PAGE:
In case I haven’t mentioned it in the last hour, my dog is a medical mystery. About a year into his awkward life, he broke out in full body hives. He has since seen three vets and one animal dermatologist (yes, they exist, and just like human medical specialists, they ask the same questions and charge twice as much). And we still don’t have a concrete answer as to what exactly he is allergic to. But boy do we know “he’s really allergic!” Thanks doc.
Every few weeks for about six months he would break out in hives. Really, really intense hives that would get infected and smell super yummy. The routine was the same every time: sicknasty allergic reaction, vet shakes head and reminds us that this is definitely an allergic reaction, steroid injection, directions to give Bryson 5 Benadryl tablets every 19 seconds for the rest of his life and “that will be $more money than you paid for college tuition.” It was a frustrating and expensive cycle.
The dermatologist started us on allergy injections. Meaning every few days we my husband fills a syringe with what we assume is a magical cocktail of pollen particles and cockroach feces, squeezes his sweet puppy skin folds and shoots our snugly dog with a long, sharp needle. We realized that giving him slice after slice of cheddar cheese eases our guilt and makes him pretty eager to get punctured like a lab rat.
The allergy shots can take up to a year and a half to work, so in the meantime we have to keep him on low doses of steroids, which counteract his allergic symptoms. It’s a trade-off, and we only plan to keep him on the meds short term. We had finally weaned down to a very low dose of steroids that had no noticeable side effects. But, right on schedule, the weather changed, a butterfly flapped its wings and Bryson blew up in the worst allergic reaction to date.
The vet was as helpful as ever, assuring us that this “was definitely an allergic reaction and I hope you have some distant relative about to kick the bucket and leave his million dollar estate to you so that you can afford this visit.” The typical routine followed, except that in addition to the usual steroid injection, Bryson also got shot up with a big-dog dose of Benadryl.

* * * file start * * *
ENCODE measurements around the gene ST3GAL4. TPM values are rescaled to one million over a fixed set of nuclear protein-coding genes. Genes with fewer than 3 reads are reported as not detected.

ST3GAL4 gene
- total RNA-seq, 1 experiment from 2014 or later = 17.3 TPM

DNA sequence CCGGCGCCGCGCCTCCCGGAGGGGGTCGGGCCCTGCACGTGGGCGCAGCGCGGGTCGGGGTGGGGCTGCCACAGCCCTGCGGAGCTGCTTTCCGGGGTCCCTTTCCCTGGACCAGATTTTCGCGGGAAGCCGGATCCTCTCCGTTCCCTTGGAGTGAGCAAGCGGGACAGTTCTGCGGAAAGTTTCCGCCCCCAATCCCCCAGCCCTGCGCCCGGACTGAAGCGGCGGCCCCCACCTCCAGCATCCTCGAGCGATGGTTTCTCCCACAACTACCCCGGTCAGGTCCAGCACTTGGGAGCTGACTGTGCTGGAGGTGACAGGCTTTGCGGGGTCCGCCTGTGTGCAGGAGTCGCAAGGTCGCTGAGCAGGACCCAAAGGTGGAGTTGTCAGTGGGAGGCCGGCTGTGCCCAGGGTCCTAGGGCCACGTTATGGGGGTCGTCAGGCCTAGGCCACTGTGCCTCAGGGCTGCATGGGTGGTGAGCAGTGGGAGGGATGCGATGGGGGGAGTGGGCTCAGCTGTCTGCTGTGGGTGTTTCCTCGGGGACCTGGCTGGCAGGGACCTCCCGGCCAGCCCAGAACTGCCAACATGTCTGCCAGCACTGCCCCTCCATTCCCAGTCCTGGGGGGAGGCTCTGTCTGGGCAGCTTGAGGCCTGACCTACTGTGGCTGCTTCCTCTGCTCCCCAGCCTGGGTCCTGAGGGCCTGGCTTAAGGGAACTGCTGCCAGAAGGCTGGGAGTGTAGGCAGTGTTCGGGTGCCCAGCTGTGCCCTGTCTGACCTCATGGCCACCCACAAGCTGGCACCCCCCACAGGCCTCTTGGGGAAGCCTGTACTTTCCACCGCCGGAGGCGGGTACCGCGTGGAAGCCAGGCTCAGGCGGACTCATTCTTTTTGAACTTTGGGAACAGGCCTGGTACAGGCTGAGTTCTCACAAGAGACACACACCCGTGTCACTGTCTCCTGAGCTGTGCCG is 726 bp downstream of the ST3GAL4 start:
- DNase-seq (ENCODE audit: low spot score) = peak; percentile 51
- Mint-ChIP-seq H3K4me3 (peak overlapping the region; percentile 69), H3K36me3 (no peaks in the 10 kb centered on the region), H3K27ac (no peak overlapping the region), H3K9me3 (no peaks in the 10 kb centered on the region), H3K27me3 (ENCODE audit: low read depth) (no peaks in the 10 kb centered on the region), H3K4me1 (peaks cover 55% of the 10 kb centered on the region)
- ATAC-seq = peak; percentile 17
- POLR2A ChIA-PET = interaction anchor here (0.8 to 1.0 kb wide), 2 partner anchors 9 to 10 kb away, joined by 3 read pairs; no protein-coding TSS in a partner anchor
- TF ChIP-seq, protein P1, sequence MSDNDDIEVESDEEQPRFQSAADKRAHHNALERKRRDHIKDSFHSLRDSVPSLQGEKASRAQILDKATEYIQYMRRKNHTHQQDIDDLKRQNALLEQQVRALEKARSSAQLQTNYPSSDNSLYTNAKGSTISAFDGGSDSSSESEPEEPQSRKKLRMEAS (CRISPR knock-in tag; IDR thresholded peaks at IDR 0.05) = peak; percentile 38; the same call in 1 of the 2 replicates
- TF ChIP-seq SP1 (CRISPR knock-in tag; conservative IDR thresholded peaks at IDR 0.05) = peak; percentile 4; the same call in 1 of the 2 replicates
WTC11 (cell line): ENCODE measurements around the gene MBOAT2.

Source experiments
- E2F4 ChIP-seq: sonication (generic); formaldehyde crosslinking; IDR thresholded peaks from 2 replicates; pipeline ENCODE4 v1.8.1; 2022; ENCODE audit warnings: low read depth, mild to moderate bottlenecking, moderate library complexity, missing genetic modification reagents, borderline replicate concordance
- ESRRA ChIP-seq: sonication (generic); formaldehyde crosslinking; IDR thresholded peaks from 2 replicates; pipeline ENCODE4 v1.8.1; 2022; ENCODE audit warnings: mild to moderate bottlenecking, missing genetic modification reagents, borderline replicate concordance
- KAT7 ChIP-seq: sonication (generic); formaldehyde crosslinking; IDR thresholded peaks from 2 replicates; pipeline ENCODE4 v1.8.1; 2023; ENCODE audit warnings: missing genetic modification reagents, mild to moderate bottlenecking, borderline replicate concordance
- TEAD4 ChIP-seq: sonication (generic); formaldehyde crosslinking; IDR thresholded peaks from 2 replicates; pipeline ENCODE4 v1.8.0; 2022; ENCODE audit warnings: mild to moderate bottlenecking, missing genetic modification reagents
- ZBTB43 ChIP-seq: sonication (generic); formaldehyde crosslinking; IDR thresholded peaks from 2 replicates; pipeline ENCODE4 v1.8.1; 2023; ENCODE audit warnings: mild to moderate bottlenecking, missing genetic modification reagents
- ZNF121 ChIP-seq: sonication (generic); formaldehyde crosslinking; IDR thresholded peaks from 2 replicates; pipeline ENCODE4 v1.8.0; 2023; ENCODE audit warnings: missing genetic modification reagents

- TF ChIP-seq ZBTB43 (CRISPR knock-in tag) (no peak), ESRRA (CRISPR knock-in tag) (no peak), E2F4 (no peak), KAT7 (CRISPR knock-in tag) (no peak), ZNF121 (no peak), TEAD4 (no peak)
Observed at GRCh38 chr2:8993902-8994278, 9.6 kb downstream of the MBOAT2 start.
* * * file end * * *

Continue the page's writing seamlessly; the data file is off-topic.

The last few days have been reminiscent of Bryson’s high-maintenance puppyhood in terms of attention and effort required to keep our furniture and sanity in tact. Except that now he weighs 88 pounds. So scooping him up and tossing him out the door any time a pre-pee whimper is heard is no longer an option.
The side effects of the steroids are increased thirst and, naturally, increased urination. I don’t know if the pharmaceutical professionals have actually looked up the definition of “increased.” The warning “may cause AN UNPRECEDENTED AMOUNT OF THIRST and AN INSANE NEVERENDING URINE STREAM” would have been more appropriate.
Puppy puddles we could handle. Waking up to a raging river of Bryson piss flooding the kitchen is a bit more challenging and requires several dozen more towels. He takes down his entire 1.5 gallon water jug in one day, a feat that used to take at least three days. And while my Mama Hen gene just wants to pick him up and say how sorry I am that baby has to potty so much while nibbling on his floppy ear, dude’s 88 pounds. So I just sit in the corner crying as I stare at him. He repositions himself so that he doesn’t have to look at me. Oh, and the last time we had to up the steroid dose, he gained 10 pounds and probably an eating disorder.
The steroid/Benadryl combo has totally screwed with his energy level and personality. I’m not sure if he’s peeing all over the house because he can’t hold it or because he’s too sleepy to actually get up. Either way, I can’t wait until my big boy is back to his goofy, galloping self.